Taking away that temptation by making sleep time a social media-free zone will lead to a better start to the day and brighter outlook altogether. Let’s consider the positive effects of taming the amount of time we allow for scrolling, especially at bedtime.
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4. Insist on Open and Ongoing Conversation
Filters, edits, enhancements, and more. With ever-changing technology comes a long list of upgrades to how we’re able to alter what people see of us. Our kids may not realize most of the images they view are not the original images at all.
Filters can be fun, but they also give an unrealistic picture. So as young people stay present in their friends’ lives through online connections, they may fall into the trap of trying to change to be something else--an enhanced, more perfect version of themselves.
Their awareness of this altered reality can keep them from putting too much emphasis on other’s perceptions.
What is the purpose of filters? When should we use them? Should we adjust everything we share online? Asking these questions and more will keep communication open between us, so we can foresee potential problems.
Let’s insist on open conversations about the online persona we create when we share things online. Talking about it will help us all maintain godly perspectives when it comes to social media.
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5. Speak Affirming Words and Teach Them to Do the Same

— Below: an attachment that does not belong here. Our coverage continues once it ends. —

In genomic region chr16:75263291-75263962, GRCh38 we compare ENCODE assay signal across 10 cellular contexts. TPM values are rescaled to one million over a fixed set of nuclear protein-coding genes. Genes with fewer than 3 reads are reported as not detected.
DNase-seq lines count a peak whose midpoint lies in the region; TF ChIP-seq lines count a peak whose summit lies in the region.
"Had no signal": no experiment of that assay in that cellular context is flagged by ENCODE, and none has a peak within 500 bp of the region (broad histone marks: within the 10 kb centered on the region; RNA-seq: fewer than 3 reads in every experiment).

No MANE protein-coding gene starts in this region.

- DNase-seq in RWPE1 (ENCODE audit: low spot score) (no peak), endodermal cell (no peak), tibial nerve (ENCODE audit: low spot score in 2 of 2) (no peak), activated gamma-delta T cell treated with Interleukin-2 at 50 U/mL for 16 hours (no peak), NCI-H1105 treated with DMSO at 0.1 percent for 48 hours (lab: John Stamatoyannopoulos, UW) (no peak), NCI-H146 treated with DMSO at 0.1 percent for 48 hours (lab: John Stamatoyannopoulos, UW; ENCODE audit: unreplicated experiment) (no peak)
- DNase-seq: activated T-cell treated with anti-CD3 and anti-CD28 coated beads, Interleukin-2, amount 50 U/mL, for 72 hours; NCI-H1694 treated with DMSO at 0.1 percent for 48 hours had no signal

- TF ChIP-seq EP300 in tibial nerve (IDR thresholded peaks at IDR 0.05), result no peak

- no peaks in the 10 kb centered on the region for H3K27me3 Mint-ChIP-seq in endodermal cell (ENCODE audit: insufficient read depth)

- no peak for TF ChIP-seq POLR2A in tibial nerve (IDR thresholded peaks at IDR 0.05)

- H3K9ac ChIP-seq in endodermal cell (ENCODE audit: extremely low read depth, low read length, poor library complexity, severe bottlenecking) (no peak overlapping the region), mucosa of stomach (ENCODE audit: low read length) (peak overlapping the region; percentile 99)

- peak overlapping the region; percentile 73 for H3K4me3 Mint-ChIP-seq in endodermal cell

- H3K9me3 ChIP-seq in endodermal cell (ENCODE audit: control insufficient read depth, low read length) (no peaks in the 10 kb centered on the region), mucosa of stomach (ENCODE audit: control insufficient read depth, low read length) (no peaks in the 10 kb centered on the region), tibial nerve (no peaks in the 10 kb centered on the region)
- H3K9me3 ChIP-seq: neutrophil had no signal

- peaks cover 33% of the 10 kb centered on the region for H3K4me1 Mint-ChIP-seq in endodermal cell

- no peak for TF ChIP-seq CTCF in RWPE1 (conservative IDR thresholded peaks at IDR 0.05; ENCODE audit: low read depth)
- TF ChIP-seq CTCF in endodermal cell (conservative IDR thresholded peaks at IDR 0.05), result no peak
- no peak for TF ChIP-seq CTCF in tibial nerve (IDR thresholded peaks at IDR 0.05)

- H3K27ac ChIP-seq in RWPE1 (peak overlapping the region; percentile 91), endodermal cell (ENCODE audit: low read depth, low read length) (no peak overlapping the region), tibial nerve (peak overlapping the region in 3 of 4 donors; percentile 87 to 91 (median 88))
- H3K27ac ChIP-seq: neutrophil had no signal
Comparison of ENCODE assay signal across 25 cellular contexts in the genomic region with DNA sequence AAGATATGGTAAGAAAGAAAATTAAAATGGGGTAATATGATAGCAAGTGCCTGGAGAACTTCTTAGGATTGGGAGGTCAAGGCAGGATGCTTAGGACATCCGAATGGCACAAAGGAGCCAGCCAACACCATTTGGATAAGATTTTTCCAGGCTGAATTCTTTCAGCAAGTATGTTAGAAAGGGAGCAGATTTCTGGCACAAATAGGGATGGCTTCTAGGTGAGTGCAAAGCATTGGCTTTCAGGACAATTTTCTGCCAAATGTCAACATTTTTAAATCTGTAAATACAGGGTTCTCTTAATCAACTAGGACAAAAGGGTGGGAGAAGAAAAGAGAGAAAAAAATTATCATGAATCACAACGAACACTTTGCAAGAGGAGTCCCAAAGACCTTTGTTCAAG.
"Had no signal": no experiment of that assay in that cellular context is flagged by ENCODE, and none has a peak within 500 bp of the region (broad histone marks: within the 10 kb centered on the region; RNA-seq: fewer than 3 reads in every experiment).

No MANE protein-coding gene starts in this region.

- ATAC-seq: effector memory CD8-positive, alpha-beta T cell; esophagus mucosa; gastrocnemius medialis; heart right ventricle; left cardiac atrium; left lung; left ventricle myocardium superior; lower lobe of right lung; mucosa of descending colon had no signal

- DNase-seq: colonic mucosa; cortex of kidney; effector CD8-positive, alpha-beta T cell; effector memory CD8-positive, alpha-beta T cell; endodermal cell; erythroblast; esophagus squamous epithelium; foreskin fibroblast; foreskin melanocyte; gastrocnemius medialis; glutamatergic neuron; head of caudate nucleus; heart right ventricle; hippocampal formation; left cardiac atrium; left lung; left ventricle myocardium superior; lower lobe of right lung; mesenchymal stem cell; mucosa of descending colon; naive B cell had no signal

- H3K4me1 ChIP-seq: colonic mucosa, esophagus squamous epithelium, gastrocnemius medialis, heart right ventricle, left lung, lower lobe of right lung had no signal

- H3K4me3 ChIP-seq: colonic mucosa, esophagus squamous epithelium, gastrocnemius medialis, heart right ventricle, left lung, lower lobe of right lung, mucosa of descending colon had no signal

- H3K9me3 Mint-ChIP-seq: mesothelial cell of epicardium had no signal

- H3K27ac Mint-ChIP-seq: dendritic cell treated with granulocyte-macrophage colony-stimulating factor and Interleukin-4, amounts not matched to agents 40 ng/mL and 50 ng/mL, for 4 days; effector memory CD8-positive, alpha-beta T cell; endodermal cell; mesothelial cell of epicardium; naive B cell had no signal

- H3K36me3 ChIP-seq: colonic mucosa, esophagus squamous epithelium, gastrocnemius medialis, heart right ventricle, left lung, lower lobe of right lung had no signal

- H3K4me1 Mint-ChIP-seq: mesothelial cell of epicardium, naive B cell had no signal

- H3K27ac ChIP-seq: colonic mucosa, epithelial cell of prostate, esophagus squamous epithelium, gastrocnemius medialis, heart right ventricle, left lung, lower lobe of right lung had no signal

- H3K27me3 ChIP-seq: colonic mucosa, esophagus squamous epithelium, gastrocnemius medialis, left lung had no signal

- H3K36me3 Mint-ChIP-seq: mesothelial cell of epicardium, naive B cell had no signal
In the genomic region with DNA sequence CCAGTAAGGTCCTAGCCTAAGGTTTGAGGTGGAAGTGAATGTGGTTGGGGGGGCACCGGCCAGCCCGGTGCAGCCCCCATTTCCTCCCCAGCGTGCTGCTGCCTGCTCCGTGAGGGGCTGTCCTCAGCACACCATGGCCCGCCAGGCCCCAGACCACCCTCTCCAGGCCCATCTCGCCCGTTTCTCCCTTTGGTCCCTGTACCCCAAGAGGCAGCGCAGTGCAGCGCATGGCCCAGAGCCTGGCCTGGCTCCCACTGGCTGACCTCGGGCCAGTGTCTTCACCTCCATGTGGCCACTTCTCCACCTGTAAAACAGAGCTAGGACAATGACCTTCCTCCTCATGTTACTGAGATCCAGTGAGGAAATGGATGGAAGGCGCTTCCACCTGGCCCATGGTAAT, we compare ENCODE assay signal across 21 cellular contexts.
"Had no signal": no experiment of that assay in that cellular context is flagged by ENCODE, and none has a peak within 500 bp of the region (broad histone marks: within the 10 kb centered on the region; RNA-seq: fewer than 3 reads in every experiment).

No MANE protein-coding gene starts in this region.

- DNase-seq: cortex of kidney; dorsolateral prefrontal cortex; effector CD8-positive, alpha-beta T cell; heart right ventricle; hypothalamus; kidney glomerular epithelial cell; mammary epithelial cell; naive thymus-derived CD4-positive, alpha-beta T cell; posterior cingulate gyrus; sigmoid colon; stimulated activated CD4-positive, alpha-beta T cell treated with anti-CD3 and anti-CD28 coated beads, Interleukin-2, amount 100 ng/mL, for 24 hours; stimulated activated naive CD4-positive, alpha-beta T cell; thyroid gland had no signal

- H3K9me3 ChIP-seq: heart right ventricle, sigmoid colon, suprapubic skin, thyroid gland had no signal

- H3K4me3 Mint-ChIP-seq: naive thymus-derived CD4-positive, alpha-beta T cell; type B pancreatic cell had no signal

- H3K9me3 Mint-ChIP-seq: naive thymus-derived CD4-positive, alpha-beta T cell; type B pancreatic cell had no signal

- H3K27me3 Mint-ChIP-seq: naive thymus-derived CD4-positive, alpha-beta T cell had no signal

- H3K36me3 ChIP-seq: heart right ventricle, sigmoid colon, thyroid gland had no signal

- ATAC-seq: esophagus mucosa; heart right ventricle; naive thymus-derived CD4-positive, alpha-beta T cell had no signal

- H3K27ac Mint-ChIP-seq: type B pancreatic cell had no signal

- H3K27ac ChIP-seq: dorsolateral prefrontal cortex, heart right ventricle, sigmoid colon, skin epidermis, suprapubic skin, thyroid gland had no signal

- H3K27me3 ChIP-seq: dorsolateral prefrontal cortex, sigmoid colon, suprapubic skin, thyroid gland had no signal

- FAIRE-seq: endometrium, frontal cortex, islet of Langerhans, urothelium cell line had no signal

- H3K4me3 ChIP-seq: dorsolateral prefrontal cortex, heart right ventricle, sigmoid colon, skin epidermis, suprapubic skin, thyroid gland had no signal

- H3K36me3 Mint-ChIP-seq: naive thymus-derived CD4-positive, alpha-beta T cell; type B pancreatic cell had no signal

The best way to keep them from putting too much emphasis on perfection is to share the truth about who God says they are.
“Before I formed you in the womb I knew you…” Jeremiah 1:5
When our kids look in the mirror, their human side will try to focus on everything wrong. But when God looks at them, He sees everything right.
Our job is to train them to think kind thoughts about themselves according to what God says. This kind self-talk practice may not come easily at first. But hearing it from us will help it take root in their spirits, which will in turn help them embrace who God created.
The online world can be an uncertain and sometimes scary place, especially where our kids are concerned. Staying faithful in prayer and vigilant in their online lives will help them keep a healthy perspective. And, it will allow the peace of God to soothe our spirits as we walk this difficult parenting road.
Have you told him lately that he’s a child of the Living God? Is she aware of her royal heritage in Jesus? Maybe now’s the perfect time to tell them. Their identity is not in an online persona, but in the Creator of the world.
Discover more about parenting teens with resources from Kristine Brown’s Life Enrichment Library. You’ll also find weekly encouragement to help you “become more than yourself through God’s Word” at her website,kristinebrown.net. Kristine is the author of the upcoming devotional for teen girls, Over It. Trading Comparison for the True Me. For more information about the book’s release, follow Kristine on Facebook.